'A Christmas Horror Story': Fantasia Review
Who knew Santa was so good at impaling zombies?
This Christmas, horror fans will want to be not in Paris, on a tropical beach or at Rockefeller Center, but in Bailey Downs, a little hamlet with very much the wrong kind of holiday spirit. A Christmas Horror Story is a quasi-anthology with just about everything a genre nut could want under the tree: teen sex, elf zombies, a demonic Krampus ... and Shatner. Fanboy love would be assured for this very entertaining little number even if it weren't coming from a crew associated with the much-loved Ginger Snaps franchise.
William Shatner serves as the anchor for a quartet of stories here, playing a radio DJ pulling an increasingly eggnog-fueled double shift on his favorite holiday. But Christmas Eve is a fraught night for Bailey Downs, even more so than it was for James Stewart's suicidal George Bailey: A year ago tonight, two teens were found slaughtered in the basement of a school that once housed a home for pregnant teens.
That event is directly tied to two stories here. In one, three of the school's students sneak onto campus to visit the off-limits site of the slaying, inevitably getting locked in that basement with the ghosts of unwed mothers. In another, the police officer who originally found the gory murder scene is attempting to escape his PTSD on a holiday outing with his family. Unfortunately, his son gets lost in the woods; what comes back looks like little Will, but is actually a changeling bent on destruction.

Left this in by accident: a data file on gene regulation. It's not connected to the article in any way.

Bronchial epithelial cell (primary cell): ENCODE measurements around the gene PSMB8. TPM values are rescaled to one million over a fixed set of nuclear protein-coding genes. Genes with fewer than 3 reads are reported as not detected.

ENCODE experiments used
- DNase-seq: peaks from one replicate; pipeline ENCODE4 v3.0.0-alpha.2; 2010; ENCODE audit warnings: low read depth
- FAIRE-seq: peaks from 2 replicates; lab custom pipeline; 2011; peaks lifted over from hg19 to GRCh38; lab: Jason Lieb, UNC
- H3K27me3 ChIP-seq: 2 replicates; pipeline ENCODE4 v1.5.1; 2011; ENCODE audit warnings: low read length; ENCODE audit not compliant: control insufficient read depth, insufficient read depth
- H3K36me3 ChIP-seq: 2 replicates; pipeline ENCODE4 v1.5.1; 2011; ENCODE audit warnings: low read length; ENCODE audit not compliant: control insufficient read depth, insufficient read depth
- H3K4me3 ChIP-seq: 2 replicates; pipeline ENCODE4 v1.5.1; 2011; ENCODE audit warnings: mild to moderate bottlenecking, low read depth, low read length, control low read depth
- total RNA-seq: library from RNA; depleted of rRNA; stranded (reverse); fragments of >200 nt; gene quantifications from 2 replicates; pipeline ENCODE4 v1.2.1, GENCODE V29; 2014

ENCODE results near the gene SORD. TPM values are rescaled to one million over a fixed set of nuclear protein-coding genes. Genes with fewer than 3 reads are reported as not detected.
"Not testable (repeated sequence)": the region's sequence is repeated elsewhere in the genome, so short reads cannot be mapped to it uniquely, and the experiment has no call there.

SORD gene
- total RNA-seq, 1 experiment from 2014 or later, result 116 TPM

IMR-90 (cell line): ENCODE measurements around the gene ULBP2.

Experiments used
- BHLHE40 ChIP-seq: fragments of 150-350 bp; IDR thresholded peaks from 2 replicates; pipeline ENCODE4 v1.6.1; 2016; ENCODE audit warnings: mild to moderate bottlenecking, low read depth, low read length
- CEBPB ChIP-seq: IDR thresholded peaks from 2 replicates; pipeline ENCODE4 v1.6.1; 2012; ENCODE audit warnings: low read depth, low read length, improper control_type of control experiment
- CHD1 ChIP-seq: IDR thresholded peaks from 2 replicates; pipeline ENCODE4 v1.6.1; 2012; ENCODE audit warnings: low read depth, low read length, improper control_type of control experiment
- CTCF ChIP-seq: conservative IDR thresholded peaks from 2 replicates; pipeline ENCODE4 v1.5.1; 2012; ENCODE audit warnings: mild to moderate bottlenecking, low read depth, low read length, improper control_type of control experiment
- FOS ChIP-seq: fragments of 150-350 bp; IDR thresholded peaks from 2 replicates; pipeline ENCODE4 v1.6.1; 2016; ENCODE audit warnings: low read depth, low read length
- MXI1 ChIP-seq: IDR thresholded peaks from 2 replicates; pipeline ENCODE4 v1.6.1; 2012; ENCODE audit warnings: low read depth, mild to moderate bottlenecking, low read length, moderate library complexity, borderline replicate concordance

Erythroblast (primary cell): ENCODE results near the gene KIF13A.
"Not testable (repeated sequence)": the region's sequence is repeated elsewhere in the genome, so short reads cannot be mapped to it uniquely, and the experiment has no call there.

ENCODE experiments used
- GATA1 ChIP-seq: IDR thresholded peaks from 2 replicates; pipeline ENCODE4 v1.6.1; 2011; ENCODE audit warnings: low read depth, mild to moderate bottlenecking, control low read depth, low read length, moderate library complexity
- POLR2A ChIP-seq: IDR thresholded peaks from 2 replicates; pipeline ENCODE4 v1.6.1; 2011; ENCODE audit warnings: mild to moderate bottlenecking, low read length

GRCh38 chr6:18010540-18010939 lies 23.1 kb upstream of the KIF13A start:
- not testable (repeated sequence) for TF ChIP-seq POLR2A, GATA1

These conventional (and quite well executed) plotlines are paired with more outrageous and holiday-specific ones. A family's visit to their mean, rich aunt's country estate is interrupted by a horrific incarnation of Krampus, the folklore character who punishes naughty boys and girls while Santa's out rewarding good ones. And up at the North Pole, elves have succumbed to a zombie virus, leaving it up to a spear-wielding, unexpectedly nimble Mr. Claus to save his own damn Christmas by putting his old workmates out of their misery.
Directors Grant Harvey, Brett Sullivan and Steven Hoban execute a couple of top-notch scares here, but don't sacrifice minute-to-minute genre fun to do it. The choice to alternate between stories instead of presenting them as separate chapters contributes significantly to the picture's lively feel, and despite having a trio of directors telling stories in four different genres (with a black-comic plot creeping into Shatner's enjoyable interstitial scenes to boot), the film never feels schizophrenic. Throw in an absolutely killer twist at the end, and this is a package many fright fans will want to unwrap every year.
Production company: Copperheart Entertainment
Cast: Zoe de Grand’Maison, Amy Forsyth, Adrian Holmes, George Buza, William Shatner
Directors: Grant Harvey, Brett Sullivan, Steven Hoban
Screenwriters: Doug Taylor, Sarah Larsen, James Kee, Pascal Trottier
Producers: Steven Hoban, Mark Smith
Executive producer: David Hayter
Director of photography: Gavin Smith
Production designer: Tim Bider
Costume designer: Brenda Broer
Editors: Brett Sullivan, D. Gillian Truster
Music: Alex Khaskin
No rating, 99 minutes